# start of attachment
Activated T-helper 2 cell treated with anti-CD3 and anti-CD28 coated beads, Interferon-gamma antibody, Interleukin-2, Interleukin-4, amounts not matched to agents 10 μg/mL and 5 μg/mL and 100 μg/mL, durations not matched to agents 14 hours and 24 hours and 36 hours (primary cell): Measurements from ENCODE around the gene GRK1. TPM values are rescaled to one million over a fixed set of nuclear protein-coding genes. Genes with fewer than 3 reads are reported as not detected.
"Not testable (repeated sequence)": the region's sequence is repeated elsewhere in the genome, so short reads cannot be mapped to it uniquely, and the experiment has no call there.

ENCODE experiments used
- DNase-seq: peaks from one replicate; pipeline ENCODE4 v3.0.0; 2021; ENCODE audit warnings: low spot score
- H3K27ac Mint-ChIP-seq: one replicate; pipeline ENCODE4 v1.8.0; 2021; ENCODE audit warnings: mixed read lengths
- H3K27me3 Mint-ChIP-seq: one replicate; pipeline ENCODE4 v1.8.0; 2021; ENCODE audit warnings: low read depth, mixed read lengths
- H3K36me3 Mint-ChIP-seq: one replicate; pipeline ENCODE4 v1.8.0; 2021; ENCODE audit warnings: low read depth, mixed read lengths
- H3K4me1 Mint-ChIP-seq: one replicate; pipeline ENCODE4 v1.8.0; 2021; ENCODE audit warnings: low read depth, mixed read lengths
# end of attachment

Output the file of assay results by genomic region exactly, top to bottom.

Activated T-helper 2 cell treated with anti-CD3 and anti-CD28 coated beads, Interferon-gamma antibody, Interleukin-2, Interleukin-4, amounts not matched to agents 10 μg/mL and 5 μg/mL and 100 μg/mL, durations not matched to agents 14 hours and 24 hours and 36 hours (primary cell): Measurements from ENCODE around the gene GRK1. TPM values are rescaled to one million over a fixed set of nuclear protein-coding genes. Genes with fewer than 3 reads are reported as not detected.
"Not testable (repeated sequence)": the region's sequence is repeated elsewhere in the genome, so short reads cannot be mapped to it uniquely, and the experiment has no call there.

ENCODE experiments used
- DNase-seq: peaks from one replicate; pipeline ENCODE4 v3.0.0; 2021; ENCODE audit warnings: low spot score
- H3K27ac Mint-ChIP-seq: one replicate; pipeline ENCODE4 v1.8.0; 2021; ENCODE audit warnings: mixed read lengths
- H3K27me3 Mint-ChIP-seq: one replicate; pipeline ENCODE4 v1.8.0; 2021; ENCODE audit warnings: low read depth, mixed read lengths
- H3K36me3 Mint-ChIP-seq: one replicate; pipeline ENCODE4 v1.8.0; 2021; ENCODE audit warnings: low read depth, mixed read lengths
- H3K4me1 Mint-ChIP-seq: one replicate; pipeline ENCODE4 v1.8.0; 2021; ENCODE audit warnings: low read depth, mixed read lengths